As we all know, Jackie Robinson broke the color-barrier in 1947 as a first baseman. What we don't know much about is what happened to the guy that had the position before him -- Ed Stevens. Well, thanks to the current Jackie Robinson Foundation Auction we get a glimpse at what was in Ed's head. Featured above is a typewritten letter, dated to 1995, from former Dodger first baseman Ed Stevens, and in it he expresses a bit of antipathy. Not towards Jackie, but toward Branch Rickey. (auction link)
I was replaced in 1947 by Jackie Robinson on the Dodgers. My story's never been told on that. I sacrificed my career to make room for Jackie Robinson. I had the ballclub made. I was gonna be the regular first baseman and, 'course they had Howie Schultz over there, the basketball player, and we'd been doin' some alternating. I hit against right-handers, he hit against left-handers.This is the platoon the Brooklyn Dodgers likely would have had that season. Stevens continues:
Mr. Rickey told me if I'd go back to Montreal and make room for Jackie Robinson and have myself a good year, that he would shake my hand in a gentleman's agreement that he would bring me back as soon as I got to hittin' good and got myself in shape - to give him a chance to get rid of Eddie Stanky, move Jackie Robinson to second base and I had a job for the next 10, 15 years, as long as my ability would allow me.
I told him I didn't see any reason why I had to leave the club. I had it made. And he said, "Well, I'm gonna reward you if you'll do this for me, if you'll go down there and get in shape."
So I agreed to it, 'cause I imagine he was gonna make me go anyway, and I got to Montreal a month late, led the club in home runs, runs batted in, runs scored, extra base hots, and we win the thing - a runaway pennant down there. He brings me back three days too late to qualify for the 1947 World Series and then he sold me to Pittsburgh that winter.
So that's my experience with Mr. Rickey. If we'd had agents and everything in those days, I would've really cleaned house then, but bein' 21 years old and nobody to talk for you, nobody to represent you - they just told you what to do and that was it.That's a rough situation. Players were stuck and you basically had no say.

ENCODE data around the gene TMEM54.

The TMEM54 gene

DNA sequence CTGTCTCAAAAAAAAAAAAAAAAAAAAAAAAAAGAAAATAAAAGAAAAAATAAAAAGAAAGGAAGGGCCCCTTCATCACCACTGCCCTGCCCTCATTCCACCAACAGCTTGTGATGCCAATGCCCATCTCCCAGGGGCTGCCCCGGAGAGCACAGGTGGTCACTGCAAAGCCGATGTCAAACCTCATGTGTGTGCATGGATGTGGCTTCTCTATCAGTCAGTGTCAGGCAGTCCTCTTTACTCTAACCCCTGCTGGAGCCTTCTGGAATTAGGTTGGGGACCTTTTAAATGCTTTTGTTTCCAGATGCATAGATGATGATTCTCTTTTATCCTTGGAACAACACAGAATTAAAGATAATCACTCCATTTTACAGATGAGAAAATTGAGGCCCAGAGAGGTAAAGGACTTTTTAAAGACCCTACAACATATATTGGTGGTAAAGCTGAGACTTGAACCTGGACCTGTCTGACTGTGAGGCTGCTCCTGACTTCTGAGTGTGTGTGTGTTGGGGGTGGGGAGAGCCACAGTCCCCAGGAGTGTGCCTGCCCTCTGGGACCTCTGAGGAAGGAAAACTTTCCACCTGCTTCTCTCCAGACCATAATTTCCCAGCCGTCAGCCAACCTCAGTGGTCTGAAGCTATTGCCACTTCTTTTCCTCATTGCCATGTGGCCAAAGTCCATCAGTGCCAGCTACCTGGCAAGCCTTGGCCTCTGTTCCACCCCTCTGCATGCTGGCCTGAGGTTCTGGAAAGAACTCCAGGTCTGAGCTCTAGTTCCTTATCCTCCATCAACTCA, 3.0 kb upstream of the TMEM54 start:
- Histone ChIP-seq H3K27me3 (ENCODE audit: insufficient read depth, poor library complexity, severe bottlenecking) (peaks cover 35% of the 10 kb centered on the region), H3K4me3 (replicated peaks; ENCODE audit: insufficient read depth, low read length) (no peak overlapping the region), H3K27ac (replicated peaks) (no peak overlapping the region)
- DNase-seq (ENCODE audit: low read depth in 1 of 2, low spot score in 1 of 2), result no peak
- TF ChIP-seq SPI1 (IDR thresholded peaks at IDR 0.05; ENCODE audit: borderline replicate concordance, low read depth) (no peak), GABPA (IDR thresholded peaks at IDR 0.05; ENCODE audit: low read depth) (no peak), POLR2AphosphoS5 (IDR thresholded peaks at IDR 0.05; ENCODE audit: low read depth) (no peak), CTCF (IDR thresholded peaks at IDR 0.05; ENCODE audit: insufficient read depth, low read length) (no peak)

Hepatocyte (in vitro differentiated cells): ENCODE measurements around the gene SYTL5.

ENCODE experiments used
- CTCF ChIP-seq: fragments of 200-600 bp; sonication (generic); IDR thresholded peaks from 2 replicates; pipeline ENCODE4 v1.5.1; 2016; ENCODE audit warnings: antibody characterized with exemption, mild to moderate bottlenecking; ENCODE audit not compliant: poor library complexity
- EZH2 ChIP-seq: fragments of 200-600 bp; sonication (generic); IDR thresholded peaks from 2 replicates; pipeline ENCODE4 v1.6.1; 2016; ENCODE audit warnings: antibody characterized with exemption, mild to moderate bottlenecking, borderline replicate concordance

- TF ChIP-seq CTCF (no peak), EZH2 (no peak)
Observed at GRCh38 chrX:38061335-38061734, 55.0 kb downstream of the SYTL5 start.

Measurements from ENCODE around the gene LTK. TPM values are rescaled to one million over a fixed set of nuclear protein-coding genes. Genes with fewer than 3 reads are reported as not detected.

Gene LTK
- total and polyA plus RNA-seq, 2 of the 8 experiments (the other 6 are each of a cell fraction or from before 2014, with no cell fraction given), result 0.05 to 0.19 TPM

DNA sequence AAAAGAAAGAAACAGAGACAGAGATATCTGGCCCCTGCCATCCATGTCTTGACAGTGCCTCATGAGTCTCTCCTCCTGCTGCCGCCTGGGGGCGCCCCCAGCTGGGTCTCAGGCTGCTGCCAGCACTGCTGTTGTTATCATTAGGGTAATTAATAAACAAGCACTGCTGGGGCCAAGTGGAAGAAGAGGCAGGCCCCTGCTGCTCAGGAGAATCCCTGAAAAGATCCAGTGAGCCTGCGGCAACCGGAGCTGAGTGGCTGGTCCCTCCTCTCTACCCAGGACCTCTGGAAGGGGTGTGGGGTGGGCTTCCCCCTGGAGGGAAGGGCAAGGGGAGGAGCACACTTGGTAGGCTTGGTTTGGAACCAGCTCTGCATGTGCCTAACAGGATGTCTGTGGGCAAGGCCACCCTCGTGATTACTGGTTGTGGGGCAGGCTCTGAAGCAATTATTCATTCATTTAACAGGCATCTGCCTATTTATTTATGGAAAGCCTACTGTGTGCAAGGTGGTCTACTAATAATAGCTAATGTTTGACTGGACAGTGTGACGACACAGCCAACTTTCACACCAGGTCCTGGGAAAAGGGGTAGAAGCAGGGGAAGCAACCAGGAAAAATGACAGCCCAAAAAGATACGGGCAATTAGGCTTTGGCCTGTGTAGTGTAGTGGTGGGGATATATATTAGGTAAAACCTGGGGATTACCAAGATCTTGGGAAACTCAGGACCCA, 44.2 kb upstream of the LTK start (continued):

I will add that Ed Stevens did have a banner year in Montreal. He slashed .290/.404/.533/.936 with 133 hits, 22 doubles, 27 home runs, 108 RBI's, and 89 runs scored.
Stevens writes further:
At the time, Jackie Robinson could not have taken my job because, if you'll look up my records, I had some talent. He eventually became one of the most outstandin' ballplayers up there. In fact, he paid me a real compliment in some magazine article, sayin' that his biggest worry was Mr. Rickey wantin' to put him on first base and he couldn't see how he could replace that young outstandin' first baseman that the Dodgers had. That was myself.This last part is probably a bit of embellishment, but can you blame him? He was a young kid, like most other players on the team, and he's going to believe that he was good enough to have the job. As history shows, though, the right decision was made. Jackie needed a position and first base was the only real opening available.
So, anyway, I call it sacraficin' my career to make room for him. He didn't take my job, they gave it to him.
As for his experience with Branch Rickey... Well, this is the kind of story you hear from this time period all the time. Management, no matter which team you played for, made promises and frequently broke them. Without representation and ultimately unionization ballplayers had no power to enforce promises.
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